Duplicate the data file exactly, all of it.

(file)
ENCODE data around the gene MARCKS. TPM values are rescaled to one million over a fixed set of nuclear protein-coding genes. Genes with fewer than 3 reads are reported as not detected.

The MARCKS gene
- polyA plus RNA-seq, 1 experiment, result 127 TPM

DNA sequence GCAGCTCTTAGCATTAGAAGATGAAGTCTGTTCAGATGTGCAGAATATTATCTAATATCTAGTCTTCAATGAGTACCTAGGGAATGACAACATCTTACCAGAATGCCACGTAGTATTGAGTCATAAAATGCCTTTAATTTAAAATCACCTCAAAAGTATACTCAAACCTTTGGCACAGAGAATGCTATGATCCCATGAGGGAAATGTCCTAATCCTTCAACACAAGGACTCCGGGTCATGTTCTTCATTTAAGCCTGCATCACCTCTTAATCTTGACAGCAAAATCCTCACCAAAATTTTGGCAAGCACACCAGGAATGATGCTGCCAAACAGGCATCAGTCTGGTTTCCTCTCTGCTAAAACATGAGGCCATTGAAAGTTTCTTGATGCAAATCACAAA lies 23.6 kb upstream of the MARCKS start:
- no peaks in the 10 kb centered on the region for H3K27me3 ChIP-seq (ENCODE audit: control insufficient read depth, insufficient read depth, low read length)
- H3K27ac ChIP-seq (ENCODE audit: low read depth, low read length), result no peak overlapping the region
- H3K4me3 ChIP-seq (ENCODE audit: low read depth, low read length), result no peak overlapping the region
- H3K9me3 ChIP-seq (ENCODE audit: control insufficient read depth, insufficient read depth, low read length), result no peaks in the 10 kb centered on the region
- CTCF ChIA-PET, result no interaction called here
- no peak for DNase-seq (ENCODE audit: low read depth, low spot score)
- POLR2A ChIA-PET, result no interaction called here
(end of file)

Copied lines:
ENCODE data around the gene MARCKS. TPM values are rescaled to one million over a fixed set of nuclear protein-coding genes. Genes with fewer than 3 reads are reported as not detected.

The MARCKS gene
- polyA plus RNA-seq, 1 experiment, result 127 TPM

DNA sequence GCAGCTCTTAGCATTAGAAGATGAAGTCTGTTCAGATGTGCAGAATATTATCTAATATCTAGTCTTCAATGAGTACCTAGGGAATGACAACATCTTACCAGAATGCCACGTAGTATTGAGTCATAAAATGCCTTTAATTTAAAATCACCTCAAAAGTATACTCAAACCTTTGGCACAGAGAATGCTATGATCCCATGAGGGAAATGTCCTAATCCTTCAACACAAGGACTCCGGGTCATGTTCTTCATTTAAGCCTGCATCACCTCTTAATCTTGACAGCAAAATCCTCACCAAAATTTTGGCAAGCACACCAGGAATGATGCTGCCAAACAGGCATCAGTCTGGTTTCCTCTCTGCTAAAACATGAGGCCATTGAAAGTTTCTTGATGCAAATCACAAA lies 23.6 kb upstream of the MARCKS start:
- no peaks in the 10 kb centered on the region for H3K27me3 ChIP-seq (ENCODE audit: control insufficient read depth, insufficient read depth, low read length)
- H3K27ac ChIP-seq (ENCODE audit: low read depth, low read length), result no peak overlapping the region
- H3K4me3 ChIP-seq (ENCODE audit: low read depth, low read length), result no peak overlapping the region
- H3K9me3 ChIP-seq (ENCODE audit: control insufficient read depth, insufficient read depth, low read length), result no peaks in the 10 kb centered on the region
- CTCF ChIA-PET, result no interaction called here
- no peak for DNase-seq (ENCODE audit: low read depth, low spot score)
- POLR2A ChIA-PET, result no interaction called here